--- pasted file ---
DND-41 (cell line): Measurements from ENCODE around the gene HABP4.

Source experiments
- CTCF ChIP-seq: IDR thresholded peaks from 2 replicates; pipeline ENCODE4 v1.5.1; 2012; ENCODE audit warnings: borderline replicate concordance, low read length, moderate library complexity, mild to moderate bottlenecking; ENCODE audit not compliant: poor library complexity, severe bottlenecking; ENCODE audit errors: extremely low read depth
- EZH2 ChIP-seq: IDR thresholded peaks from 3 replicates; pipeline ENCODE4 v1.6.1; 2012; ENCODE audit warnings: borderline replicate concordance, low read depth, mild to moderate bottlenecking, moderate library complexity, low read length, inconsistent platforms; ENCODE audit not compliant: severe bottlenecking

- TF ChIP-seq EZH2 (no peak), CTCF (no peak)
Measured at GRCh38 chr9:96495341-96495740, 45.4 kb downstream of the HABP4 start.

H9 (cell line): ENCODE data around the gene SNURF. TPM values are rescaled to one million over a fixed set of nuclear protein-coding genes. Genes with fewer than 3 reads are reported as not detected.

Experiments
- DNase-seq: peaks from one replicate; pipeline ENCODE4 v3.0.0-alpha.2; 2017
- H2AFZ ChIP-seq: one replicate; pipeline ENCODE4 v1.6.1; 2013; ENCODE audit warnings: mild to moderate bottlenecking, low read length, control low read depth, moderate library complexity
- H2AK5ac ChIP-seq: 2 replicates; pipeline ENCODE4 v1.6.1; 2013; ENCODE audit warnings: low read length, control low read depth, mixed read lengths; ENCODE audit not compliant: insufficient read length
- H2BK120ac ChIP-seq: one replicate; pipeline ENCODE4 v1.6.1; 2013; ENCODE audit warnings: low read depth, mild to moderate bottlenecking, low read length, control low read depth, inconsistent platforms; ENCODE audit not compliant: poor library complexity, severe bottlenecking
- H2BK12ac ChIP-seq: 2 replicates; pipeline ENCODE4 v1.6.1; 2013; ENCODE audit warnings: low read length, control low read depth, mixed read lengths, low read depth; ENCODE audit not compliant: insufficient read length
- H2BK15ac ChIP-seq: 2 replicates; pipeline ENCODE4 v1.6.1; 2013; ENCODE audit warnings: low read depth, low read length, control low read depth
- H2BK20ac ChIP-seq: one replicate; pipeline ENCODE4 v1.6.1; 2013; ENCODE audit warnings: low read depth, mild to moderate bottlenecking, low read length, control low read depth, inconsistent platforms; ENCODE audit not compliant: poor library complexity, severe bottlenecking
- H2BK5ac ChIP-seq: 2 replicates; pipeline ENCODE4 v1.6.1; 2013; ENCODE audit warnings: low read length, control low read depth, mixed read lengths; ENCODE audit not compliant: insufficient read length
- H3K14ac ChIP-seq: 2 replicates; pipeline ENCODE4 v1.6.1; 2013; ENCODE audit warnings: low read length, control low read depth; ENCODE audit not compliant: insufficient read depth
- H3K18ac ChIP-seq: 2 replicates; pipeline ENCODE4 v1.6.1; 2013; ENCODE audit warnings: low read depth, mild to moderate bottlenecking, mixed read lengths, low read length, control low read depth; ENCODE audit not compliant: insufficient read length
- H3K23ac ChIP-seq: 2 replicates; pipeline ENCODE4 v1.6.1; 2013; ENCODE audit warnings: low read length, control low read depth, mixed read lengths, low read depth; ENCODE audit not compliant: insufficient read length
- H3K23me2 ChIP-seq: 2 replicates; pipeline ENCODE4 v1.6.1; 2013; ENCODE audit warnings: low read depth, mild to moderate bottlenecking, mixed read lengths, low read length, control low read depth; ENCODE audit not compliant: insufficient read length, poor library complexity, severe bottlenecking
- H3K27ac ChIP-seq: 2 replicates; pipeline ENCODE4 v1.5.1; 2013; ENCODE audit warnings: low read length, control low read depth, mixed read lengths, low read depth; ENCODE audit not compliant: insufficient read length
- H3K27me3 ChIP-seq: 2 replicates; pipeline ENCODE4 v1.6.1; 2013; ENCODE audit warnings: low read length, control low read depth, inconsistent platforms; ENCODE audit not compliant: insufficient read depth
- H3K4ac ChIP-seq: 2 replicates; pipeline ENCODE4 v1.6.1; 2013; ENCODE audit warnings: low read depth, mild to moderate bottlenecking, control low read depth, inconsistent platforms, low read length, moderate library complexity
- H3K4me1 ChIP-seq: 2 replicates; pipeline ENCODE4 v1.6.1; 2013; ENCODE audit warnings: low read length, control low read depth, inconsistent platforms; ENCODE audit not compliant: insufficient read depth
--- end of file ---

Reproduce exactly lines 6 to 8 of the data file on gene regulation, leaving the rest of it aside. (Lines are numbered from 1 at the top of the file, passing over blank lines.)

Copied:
Measured at GRCh38 chr9:96495341-96495740, 45.4 kb downstream of the HABP4 start.

H9 (cell line): ENCODE data around the gene SNURF. TPM values are rescaled to one million over a fixed set of nuclear protein-coding genes. Genes with fewer than 3 reads are reported as not detected.

Experiments